The overall results of the research will benefit patients, families, and referring professionals. Sierra Tucson will also benefit from data that can be used to improve internal clinical programmatic processes.
"We are using these scores to help the patients succeed during and after treatment," stated Dr. Jindrick. "A psychologist reviews initial results with patients as they begin their program to help them set appropriate goals during treatment. We then track patients to see that they're following their treatment plan and have been successful at relapse prevention -- whether that is related to substance abuse, an eating disorder, a compulsive behavior, depression, etc. Then, before patients leave Sierra Tucson, we sit down with each one to review and compare the discharge scores, including the SOCRATES (Readiness to Change) measure. Here we have a final opportunity to discuss patients' motivation for change and their commitment to long-term recovery."
Dr. Johnson adds, "We are committed to our patients' long-term success, not just gains we can help them accrue while in primary treatment. We have always followed up with patients through our Alumni Services, but now we want to embed data collection in that follow-up, in a way that can not only benefit the patients and their ecosystem of support and treatment, but also for internal process improvement at Sierra Tucson. We are always on the lookout for how we can produce clinical gains more powerfully, flexibly, and efficiently."
Over 85% of Sierra Tucson's patients are referred by a professional or alumni, reflecting "a superior reputation among clinicians and a high degree of satisfaction from our former patients and family members," said Sierra Tucson. Sierra Tucson values relationships with outside professionals and anticipates that the new outcomes research will enhance staff's ability to provide continuing feedback to referring professionals regarding their patients' progress.
With over 600 patient admission and discharge scores recorded thus far, staff have already documented improvement in patients' progress during treatment. "We are committed to finalize all elements of the outcomes research initiative and manage the gathering of this valuable data," said Dr. Johnson. "We eagerly anticipate disseminating this qualitative and quantitative outcomes data through conference presentations and scientific publications as another continuing service to patients, families, and professionals."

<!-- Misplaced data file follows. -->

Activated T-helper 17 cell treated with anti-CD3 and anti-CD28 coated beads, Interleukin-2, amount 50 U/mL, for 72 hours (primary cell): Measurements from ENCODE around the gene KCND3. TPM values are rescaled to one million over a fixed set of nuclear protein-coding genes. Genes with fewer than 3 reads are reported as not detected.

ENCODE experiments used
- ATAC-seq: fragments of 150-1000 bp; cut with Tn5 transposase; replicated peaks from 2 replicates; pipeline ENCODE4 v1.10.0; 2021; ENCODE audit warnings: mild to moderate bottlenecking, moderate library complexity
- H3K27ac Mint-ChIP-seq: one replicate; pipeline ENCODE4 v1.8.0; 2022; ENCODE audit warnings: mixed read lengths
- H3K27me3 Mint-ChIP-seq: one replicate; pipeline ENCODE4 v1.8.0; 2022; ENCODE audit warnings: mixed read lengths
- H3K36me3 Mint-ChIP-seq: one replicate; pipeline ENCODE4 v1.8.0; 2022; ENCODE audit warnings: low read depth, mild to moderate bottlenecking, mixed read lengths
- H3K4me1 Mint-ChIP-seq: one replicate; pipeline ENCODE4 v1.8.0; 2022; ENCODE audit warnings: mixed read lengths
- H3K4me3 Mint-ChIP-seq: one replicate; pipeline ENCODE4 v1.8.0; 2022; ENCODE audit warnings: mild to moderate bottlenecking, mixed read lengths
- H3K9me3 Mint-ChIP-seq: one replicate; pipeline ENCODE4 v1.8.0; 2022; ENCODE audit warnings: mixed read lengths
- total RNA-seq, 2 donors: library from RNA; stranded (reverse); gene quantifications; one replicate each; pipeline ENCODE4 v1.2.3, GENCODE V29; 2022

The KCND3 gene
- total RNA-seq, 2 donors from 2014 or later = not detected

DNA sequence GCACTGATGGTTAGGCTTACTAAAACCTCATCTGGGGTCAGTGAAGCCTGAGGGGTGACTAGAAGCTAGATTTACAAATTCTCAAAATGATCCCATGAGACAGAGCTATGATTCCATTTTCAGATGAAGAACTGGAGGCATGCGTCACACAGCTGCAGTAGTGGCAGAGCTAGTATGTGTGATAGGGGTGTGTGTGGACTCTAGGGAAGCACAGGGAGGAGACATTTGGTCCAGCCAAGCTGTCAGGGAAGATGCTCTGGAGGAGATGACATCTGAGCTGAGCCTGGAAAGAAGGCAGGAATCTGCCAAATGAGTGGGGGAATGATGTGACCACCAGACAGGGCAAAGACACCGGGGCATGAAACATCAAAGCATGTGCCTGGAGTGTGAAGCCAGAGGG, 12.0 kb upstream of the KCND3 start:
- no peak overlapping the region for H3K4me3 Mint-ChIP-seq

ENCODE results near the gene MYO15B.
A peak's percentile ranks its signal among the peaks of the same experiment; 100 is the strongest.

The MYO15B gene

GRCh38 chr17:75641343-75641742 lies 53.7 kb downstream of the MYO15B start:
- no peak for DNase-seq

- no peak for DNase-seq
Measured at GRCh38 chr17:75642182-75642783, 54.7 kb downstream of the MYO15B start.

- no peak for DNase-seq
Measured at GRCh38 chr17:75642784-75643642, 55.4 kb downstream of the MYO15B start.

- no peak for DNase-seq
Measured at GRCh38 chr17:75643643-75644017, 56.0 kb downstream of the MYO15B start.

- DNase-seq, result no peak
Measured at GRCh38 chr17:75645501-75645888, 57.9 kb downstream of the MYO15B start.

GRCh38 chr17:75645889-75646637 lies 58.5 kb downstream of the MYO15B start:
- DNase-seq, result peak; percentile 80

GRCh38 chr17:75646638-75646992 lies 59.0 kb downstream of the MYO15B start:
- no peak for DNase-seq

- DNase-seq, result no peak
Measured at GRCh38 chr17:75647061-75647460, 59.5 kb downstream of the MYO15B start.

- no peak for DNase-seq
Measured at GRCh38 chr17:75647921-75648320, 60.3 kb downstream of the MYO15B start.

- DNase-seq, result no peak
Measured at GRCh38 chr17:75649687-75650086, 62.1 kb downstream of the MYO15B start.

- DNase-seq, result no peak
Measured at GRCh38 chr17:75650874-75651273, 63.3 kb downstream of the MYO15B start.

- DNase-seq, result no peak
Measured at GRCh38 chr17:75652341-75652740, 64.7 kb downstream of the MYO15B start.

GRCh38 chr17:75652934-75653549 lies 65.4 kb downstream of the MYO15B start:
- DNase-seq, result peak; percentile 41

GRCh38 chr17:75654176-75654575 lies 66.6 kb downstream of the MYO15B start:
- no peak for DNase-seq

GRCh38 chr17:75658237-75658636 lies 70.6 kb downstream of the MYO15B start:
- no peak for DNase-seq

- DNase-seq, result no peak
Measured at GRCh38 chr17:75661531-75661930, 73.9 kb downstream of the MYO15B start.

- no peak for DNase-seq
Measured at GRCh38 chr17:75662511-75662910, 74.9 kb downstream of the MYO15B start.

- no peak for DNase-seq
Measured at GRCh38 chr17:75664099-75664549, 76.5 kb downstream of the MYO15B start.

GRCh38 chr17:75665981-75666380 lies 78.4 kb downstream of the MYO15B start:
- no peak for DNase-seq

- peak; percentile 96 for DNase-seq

About Sierra Tucson
Since its inception in 1983, Sierra Tucson has become an international leader in the treatment of addictions, mental and behavioral disorders, and chronic pain. A fully licensed Level 1 Specialty Hospital and Level 2 Behavioral Health Residential Treatment Center, Sierra Tucson is known for its holistic, bio-psycho-social-spiritual treatment approach and expertise in treating co-occurring disorders. Individualized treatment plans incorporate 12-Step philosophy, a wide variety of innovative and integrative therapies, a Family Program, and a combination of Western and Eastern Medicine practices. Dually accredited by The Joint Commission, Sierra Tucson employs seven full-time physicians as a key part of its multidisciplinary treatment team. Located on 160 acres at the foot of the Santa Catalina Mountains near Tucson, Arizona, this exceptional facility offers a beautiful, natural healing environment and the highest level of confidentiality. For more information about Sierra Tucson and its programs, call 800-842-4487 or visit www.SierraTucson.com.
About CRC Health Group
Sierra Tucson is a member of CRC Health Group, the most comprehensive network of specialized behavioral care services in the nation. CRC offers the largest array of personalized treatment options, allowing individuals, families, and professionals to choose the most appropriate treatment setting for their behavioral, addiction, weight management, and therapeutic education needs. CRC is committed to making its services widely and easily available, while maintaining a passion for delivering advanced treatment. Since 1995, CRC programs have helped thousands of individuals and families reclaim and enrich their lives.